Pushing the limit: dynamically flag your outer values...

by Ben Davis

Say we are interested in the extreme or outer values of a chart. It would make sense to flag these visually somehow, to aid our interpretation of the data.

For instance, we may be interested in values that exceed or fall under some fixed threshold level – like a store manager who wants to be alerted when stocks fall below critical levels. This would be fairly easy to execute in Tableau using a Calculated Field.

In some cases, a pre-determined threshold may not be appropriate, but a more dynamic threshold is required – sensitive to the shape of the data being plotted.

For instance, during a recent project, clients from Experian mentioned they were particularly interested in detecting values 1.5 times above/below mean ‘Target Market Penetration’.

This could be easily executed with the following syntax:


In a similar sense, we may want automatically highlight values occurring at extreme ends of a variable’s distribution using standard deviation (ST DEV). This could be particularly useful when comparing extreme values across a range of variables in a standardized way.

I have demonstrated this technique in the following example, which flags up values falling outside a changeable standard deviation (ST DEV) band.

Controlling the slider alters the width of the ST DEV band on the chart. In turn, data points occurring either side of the band automatically change colour – as if they are being helplessly swallowed by the incoming tide of deviation!

Here’s how to create a similar chart:

STEP 1: set up a Parameter with your desired increment size and range of values. This will eventually become a slider allowing us to select our desired ST DEV range.

parameter control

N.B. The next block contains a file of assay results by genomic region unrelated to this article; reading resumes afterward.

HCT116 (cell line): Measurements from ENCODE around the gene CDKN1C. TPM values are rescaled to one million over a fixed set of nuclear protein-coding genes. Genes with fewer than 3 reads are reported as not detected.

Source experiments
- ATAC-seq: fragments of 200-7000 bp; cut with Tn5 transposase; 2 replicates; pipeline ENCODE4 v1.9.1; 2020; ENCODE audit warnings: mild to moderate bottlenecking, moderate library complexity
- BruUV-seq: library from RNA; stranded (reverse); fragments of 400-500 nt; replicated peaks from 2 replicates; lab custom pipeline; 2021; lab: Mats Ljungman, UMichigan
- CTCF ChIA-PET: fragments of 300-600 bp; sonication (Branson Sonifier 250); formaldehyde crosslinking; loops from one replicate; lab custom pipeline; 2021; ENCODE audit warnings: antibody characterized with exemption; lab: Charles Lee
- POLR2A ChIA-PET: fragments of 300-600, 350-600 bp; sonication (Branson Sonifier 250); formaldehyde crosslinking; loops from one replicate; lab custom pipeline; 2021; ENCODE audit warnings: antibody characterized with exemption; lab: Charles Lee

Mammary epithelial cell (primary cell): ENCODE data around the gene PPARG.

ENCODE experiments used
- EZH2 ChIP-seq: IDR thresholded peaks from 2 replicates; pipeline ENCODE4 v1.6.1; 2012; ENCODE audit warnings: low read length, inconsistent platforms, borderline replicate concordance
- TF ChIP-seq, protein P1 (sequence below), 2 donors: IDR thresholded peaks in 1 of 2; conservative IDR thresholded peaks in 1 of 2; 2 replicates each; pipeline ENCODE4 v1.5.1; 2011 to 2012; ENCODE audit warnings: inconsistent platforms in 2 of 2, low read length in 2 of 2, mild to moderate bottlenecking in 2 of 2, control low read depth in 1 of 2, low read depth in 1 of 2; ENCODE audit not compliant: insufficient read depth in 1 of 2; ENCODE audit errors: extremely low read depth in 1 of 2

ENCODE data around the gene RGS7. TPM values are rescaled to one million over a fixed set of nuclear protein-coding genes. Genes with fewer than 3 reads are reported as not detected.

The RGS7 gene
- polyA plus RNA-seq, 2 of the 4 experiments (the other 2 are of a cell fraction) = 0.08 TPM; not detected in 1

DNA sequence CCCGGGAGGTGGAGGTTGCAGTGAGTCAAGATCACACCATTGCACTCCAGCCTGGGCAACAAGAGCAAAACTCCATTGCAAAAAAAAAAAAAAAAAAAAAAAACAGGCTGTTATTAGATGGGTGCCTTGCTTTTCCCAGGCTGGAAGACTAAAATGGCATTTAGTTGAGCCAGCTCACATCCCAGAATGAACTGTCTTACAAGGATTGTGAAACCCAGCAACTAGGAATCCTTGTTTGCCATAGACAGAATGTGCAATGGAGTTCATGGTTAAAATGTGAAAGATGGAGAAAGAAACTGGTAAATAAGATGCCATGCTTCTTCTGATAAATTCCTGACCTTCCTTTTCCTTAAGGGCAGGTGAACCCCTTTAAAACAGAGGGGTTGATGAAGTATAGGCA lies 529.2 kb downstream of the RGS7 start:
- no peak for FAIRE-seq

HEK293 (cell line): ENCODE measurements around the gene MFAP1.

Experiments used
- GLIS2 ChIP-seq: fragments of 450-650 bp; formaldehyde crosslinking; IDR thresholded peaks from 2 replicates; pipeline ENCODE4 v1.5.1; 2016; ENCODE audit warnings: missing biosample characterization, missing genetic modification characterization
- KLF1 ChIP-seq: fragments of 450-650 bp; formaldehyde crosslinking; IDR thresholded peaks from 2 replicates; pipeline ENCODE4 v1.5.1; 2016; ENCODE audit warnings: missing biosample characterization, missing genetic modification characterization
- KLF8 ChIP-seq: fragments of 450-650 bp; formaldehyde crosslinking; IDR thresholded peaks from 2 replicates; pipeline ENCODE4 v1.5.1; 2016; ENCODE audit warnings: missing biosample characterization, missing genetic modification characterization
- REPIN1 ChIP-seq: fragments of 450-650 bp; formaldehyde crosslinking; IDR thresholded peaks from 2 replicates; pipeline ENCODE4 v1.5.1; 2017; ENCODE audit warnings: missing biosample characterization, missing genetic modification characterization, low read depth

To display the slider on the worksheet, right click on the green ‘Standard Deviation Range’ pill in the ‘Parameters’ section of the sidebar, and select ‘show parameter control’.

STEP 2: To plot a ST DEV band onto our chart, calculate the upper (UCL) and lower (LCL) standard deviation limits by adding/subtracting the window (window = the data plotted in the chart) standard deviation to/from the window average.

Notice how I have also multiplied the window standard deviation by ‘Standard Deviation Range’. This purple element is our pre-set parameter, and integrating this will allow us to manipulate the width of the ST DEV band using our parameter control (in which we pre-set a range of 0.5-2 standard deviations).

To calculate the lower standard deviation, repeat the syntax below, but switch the ‘+’ for a ‘-‘ .


STEP 3: We then use the upper and low ST DEV limits to set the bounds of a reference band.


STEP 4: Finally, to automatically highlight values falling outside the selected standard deviation range, we drag the following IF statement to the colour card.


The end result is an effective and dynamic way of flagging up key ‘outside’ values in response to the user’s specified settings.

Pretty neat, right?